Energy Crisis In Bangladesh Essay

1773 WordsDec 10, 20108 Pages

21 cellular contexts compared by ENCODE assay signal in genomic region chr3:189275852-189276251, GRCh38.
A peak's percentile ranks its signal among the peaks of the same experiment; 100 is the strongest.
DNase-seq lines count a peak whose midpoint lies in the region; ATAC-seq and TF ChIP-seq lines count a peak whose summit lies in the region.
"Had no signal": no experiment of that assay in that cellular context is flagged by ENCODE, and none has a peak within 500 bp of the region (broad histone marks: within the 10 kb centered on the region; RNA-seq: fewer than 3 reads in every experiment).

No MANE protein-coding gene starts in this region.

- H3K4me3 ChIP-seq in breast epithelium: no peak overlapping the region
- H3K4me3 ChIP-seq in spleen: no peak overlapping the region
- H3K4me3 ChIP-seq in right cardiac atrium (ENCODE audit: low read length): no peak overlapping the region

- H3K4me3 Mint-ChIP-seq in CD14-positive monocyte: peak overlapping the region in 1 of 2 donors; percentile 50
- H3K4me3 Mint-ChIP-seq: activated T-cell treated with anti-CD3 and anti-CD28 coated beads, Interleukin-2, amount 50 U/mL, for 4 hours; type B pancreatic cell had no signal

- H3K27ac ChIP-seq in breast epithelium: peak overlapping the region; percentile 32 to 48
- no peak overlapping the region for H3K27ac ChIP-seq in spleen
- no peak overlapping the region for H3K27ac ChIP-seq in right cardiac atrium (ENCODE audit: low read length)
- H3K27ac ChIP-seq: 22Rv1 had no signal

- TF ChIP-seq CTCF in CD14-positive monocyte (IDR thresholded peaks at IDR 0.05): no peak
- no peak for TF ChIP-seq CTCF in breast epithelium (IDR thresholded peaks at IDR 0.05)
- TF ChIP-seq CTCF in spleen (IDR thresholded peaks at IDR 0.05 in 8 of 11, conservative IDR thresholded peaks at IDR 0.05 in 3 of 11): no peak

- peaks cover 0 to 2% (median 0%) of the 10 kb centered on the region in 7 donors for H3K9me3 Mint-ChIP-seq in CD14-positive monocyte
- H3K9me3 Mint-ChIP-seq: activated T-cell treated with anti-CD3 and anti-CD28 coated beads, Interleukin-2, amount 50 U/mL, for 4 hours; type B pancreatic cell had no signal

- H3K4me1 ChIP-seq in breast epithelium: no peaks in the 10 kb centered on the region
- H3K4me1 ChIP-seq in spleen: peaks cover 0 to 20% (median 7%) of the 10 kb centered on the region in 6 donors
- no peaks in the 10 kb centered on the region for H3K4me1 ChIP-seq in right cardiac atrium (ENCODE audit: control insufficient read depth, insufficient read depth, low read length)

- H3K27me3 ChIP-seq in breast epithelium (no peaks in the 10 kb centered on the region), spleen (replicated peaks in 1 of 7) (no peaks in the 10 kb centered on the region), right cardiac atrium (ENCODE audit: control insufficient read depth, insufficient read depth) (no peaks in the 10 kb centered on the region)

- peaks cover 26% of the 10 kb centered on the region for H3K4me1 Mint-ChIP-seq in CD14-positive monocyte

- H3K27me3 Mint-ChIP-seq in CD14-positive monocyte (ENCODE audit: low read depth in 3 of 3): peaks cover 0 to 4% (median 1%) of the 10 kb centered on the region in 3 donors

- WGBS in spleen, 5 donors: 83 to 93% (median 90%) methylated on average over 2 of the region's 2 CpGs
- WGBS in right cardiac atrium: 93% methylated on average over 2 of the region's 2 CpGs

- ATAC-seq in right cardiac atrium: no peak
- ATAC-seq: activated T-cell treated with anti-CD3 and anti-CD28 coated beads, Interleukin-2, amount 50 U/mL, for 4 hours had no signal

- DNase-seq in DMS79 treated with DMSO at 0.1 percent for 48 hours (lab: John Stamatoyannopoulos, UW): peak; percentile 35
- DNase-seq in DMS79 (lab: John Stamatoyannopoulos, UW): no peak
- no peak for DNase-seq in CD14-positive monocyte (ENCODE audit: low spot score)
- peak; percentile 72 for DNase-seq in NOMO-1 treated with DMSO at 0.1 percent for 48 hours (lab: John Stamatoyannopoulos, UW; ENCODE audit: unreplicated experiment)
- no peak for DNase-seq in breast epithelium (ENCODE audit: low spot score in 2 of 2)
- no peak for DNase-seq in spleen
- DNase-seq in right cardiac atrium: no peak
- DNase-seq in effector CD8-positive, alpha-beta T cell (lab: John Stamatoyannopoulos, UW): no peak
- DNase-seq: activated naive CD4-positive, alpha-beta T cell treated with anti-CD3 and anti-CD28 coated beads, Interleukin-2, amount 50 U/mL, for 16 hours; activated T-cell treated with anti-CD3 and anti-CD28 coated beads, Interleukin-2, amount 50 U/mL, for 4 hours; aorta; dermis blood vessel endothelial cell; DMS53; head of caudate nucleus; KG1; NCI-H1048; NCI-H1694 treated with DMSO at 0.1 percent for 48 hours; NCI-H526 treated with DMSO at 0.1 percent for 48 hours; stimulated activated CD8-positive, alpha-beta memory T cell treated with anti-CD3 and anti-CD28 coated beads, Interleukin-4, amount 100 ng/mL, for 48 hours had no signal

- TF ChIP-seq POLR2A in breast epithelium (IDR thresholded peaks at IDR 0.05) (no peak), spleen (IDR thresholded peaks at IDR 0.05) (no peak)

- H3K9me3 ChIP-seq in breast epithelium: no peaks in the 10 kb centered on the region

Energy Crisis in Bangladesh Introduction: Bangladesh is one of the most densely populated countries with 79% of the population living in rural areas. The primarily agricultural economy of Bangladesh has recorded around 5% annual growth rate over the last few years (ADB, 2001). The main crops grown in the country are rice and jute. Those of us who are living in Bangladesh are victims of energy crisis. It is unfortunate that as a nation we have not been able to resolve this problem even after thirty nine years of our independence. Governments come and go and this issue remains a struggling issue. By 'energy crisis' we are mainly referring to electric power shortages. In this discussion we would try to reflect on some possible solutions that might work for us. Present State: Bangladesh's energy infrastructure is quite small, insufficient and poorly managed. The per capita energy consumption in Bangladesh is one of the lowest (136 kWH) in the world. Noncommercial energy sources, such as wood, animal wastes, and crop residues, are estimated to account for over half of the country's energy consumption. Bangladesh has small reserves of oil and coal, but very large natural gas resources. Commercial energy consumption is mostly natural gas (around 66%), followed by oil, hydropower and coal. Electricity is the major source of power for country's most of the economic activities. Bangladesh's installed electric generation capacity was 4.7 GW in 2009; only three-fourth of which is considered to be ‘available’. Only 40% of the population has access to electricity with a per capita availability of 136 kWh per annum. Problems in the Bangladesh's electric power sector include corruption in administration, high system losses, delays in completion of new plants, low plant efficiencies, erratic power supply, electricity theft, blackouts, and shortages of funds for power plant

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